Generator provided by US firm, which has an engineering centre in Bangalore
A ‘brain transplant’ has been completed on Mars rover Curiosity that will install a new version of software on both of the rover's redundant main computers. Curiosity, which spent its second weekend on Mars, has transitioned to software better suited for tasks ahead, such as driving and using its strong robotic arm.
The Mars rover Curiosity is powered by advanced nuclear power system from Hamilton Sundstrand Rocketdyne, which helped design and develop the Multi-Mission Radioisotope Thermoelectric Generator.
Hamilton Sundstrand Rocketdyne is a division of UTC Aerospace Systems, which is a subsidiary of United Technologies Corporation, a New York Stock Exchange-listed entity.
In Bangalore, Hamilton Sundstrand Corporation and Infotech Enterprises have teamed up and opened an engineering centre for aircraft systems software and electronics analysis, design and development.
The new centre of excellence in India is expected to help the firm “stay competitive in the global aerospace market”.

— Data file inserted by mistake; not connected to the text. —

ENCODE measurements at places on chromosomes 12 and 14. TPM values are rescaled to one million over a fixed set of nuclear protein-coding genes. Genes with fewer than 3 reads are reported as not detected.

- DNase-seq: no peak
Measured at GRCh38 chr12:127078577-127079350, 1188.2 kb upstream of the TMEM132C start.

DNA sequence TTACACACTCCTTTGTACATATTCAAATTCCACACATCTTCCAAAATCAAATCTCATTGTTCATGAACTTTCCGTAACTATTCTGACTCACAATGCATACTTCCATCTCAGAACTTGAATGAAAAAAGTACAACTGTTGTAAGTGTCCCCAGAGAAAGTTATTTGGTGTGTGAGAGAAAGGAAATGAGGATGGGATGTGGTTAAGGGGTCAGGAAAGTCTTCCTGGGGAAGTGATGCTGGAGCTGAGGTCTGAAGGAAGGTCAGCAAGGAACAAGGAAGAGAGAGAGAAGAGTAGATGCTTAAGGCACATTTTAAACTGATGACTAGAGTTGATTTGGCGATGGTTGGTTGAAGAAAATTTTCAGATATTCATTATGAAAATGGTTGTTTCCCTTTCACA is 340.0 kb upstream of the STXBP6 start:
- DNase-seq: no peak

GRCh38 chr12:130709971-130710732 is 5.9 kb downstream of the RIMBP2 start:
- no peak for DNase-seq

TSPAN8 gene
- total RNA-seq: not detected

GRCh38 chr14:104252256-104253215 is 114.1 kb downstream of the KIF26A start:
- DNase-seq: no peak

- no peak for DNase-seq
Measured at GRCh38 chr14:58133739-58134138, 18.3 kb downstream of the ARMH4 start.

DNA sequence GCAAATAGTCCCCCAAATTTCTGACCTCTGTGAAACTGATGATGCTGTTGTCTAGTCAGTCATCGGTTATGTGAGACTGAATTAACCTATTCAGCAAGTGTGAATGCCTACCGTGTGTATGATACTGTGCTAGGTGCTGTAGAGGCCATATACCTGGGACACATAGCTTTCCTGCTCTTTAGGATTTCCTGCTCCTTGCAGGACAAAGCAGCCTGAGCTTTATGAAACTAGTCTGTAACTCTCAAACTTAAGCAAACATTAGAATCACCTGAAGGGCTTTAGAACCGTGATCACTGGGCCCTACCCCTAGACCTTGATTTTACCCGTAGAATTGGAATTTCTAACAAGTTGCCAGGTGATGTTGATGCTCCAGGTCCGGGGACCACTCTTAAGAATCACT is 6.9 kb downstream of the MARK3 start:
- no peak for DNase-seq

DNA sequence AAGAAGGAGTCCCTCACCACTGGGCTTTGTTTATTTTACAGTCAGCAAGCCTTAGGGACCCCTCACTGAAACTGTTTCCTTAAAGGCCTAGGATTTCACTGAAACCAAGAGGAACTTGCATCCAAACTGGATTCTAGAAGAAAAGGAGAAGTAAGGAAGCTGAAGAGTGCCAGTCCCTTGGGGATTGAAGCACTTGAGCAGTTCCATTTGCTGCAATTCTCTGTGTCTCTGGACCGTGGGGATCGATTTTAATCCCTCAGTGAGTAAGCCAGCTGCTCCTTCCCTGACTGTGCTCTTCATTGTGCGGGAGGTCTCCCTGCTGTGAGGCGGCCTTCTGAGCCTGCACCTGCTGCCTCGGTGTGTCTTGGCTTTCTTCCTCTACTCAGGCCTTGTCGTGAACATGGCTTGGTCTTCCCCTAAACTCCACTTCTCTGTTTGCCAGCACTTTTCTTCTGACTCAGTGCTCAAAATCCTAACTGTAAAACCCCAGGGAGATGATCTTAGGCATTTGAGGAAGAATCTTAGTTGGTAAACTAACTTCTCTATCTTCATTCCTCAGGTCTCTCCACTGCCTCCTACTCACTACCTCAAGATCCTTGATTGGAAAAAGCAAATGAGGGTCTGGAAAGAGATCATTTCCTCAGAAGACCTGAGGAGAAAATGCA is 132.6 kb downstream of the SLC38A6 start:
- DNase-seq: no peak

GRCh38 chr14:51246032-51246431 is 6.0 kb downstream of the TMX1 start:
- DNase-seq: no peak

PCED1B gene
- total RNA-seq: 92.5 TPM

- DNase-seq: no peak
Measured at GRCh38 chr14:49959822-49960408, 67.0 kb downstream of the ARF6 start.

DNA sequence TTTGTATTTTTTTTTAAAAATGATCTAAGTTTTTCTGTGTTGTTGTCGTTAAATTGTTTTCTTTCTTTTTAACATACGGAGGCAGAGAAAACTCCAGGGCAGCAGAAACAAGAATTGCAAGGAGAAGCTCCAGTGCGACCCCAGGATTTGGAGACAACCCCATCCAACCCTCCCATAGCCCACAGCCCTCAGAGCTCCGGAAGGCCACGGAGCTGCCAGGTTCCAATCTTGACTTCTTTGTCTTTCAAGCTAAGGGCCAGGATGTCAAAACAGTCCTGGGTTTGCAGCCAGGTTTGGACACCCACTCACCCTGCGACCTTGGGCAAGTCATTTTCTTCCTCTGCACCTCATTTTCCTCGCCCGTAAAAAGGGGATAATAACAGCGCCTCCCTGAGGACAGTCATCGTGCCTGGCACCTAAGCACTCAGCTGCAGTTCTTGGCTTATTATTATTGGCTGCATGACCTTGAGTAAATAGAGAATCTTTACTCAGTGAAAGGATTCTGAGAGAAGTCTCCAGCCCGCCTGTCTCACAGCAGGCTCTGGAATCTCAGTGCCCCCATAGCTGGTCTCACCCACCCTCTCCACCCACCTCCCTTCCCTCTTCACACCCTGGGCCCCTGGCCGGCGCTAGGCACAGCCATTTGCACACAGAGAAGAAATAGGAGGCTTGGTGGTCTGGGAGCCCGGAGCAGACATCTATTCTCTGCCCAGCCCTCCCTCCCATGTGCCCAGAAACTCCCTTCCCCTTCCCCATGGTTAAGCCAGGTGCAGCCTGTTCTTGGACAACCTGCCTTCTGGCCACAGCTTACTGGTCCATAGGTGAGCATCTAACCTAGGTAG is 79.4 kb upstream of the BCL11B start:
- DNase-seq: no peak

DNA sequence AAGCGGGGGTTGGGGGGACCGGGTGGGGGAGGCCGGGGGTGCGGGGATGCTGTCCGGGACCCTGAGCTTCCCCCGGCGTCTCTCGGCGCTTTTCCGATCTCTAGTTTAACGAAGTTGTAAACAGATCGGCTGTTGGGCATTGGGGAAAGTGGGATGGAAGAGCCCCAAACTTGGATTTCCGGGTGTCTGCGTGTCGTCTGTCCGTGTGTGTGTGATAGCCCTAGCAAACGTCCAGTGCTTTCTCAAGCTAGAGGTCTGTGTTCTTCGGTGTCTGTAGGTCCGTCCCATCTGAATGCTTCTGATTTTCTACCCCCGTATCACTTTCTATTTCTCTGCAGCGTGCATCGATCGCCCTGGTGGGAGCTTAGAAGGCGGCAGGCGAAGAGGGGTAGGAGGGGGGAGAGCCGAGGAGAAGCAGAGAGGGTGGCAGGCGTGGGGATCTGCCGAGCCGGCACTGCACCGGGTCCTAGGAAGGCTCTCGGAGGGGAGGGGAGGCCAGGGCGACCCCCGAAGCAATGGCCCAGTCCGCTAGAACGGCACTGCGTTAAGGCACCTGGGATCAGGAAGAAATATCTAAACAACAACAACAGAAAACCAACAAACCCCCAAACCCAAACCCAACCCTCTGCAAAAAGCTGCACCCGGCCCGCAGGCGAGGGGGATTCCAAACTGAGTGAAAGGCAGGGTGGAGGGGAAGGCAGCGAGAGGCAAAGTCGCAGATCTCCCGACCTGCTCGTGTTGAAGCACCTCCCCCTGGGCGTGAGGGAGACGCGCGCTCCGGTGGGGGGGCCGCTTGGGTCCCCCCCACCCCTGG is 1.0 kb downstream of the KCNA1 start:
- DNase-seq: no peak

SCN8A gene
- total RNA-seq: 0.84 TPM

Regarding Curiosity, Hamilton Sundstrand Rocketdyne said in a statement, “The entire engineering team has been anxiously waiting for the successful landing of the rover so our generator can begin to power the Mars surface operations.”
After Curiosity landed on Mars, the rover successfully began its mission to see whether the red planet has ever offered environmental conditions favourable for microbial life. The generator gives the rover the power it needs to begin collecting data. It has “no moving parts so it is very robust. It is also giving Curiosity excellent mobility and scientific capability.” The generator, which has a design life of 14 years, has been built to operate in a range of harsh environments, from the vacuum of deep space to extreme planetary surface atmospheres. It was developed by Hamilton and Teledyne Energy Systems in partnership with the US Department of Energy.
The generator was used for the first time on the Curiosity mission. It provides both heat and electrical power to the rover, and continuous electrical power that allows day and night operation. The heat is used to provide thermal stability for Curiosity without drawing on the rover's electrical power. NASA’s Mars Science Laboratory spacecraft delivered Curiosity to its target area on Mars on August 5. The landing time includes the 13.8 minutes needed for confirmation of the touchdown to be radioed to Earth at the speed of light.